Talking Nets: An Oral History of Neural Networks
Surprising tales from the scientists who first learned how to use computers to understand the workings of the human brain.
Since World War II, a group of scientists has been attempting to understand the human nervous system and to build computer systems that emulate the brain's abilities. Many of the early workers in this field of neural networks came from cybernetics; others came from neuroscience, physics, electrical engineering, mathematics, psychology, even economics. In this collection of interviews, those who helped to shape the field share their childhood memories, their influences, how they became interested in neural networks, and what they see as its future.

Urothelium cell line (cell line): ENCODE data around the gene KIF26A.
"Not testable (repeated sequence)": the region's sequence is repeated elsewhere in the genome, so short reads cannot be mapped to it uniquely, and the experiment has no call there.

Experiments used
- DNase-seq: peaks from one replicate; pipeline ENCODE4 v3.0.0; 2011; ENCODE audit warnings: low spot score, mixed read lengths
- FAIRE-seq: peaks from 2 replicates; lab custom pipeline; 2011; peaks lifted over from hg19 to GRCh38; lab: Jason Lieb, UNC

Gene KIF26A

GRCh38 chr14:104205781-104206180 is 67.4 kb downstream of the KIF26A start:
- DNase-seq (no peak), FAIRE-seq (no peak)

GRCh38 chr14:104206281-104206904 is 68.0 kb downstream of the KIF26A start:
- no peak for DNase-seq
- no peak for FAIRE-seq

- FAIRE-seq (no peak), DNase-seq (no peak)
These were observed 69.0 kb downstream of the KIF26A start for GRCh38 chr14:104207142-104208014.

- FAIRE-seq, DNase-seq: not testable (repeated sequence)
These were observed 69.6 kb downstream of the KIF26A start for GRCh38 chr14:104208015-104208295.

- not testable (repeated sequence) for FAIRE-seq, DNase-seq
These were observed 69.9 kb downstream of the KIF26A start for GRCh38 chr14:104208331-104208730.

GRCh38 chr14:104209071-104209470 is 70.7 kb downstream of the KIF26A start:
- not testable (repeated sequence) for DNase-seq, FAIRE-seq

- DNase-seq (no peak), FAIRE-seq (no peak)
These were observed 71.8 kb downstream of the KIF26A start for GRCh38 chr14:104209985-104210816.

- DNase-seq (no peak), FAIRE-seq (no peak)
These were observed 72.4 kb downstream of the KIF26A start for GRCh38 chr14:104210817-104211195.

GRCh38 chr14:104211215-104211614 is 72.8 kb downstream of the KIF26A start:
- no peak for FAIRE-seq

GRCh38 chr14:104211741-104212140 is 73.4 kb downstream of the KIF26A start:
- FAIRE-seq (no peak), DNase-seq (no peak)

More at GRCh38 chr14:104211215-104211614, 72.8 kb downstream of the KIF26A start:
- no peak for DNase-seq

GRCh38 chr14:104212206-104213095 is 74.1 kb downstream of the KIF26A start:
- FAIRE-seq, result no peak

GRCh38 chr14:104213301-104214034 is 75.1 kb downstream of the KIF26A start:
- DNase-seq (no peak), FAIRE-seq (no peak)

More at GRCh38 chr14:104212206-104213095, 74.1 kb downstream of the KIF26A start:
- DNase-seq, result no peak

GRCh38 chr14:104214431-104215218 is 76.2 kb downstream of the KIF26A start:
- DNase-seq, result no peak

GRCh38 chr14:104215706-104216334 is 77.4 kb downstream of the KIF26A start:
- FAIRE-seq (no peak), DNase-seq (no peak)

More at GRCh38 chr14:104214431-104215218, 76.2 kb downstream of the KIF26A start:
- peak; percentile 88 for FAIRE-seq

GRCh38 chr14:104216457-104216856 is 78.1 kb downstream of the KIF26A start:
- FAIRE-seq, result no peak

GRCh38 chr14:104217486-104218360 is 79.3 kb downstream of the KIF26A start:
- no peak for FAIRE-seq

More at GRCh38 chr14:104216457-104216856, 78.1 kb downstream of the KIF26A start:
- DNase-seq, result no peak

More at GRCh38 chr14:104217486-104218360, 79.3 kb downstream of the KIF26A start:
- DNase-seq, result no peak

The subjects tell stories that have been told, referred to, whispered about, and imagined throughout the history of the field. Together, the interviews form a Rashomon-like web of reality. Some of the mythic people responsible for the foundations of modern brain theory and cybernetics, such as Norbert Wiener, Warren McCulloch, and Frank Rosenblatt, appear prominently in the recollections. The interviewees agree about some things and disagree about more. Together, they tell the story of how science is actually done, including the false starts, and the Darwinian struggle for jobs, resources, and reputation. Although some of the interviews contain technical material, there is no actual mathematics in the book.
James A. Anderson, Michael Arbib, Gail Carpenter, Leon Cooper, Jack Cowan, Walter Freeman, Stephen Grossberg, Robert Hecht-Neilsen, Geoffrey Hinton, Teuvo Kohonen, Bart Kosko, Jerome Lettvin, Carver Mead, David Rumelhart, Terry Sejnowski, Paul Werbos, Bernard Widrow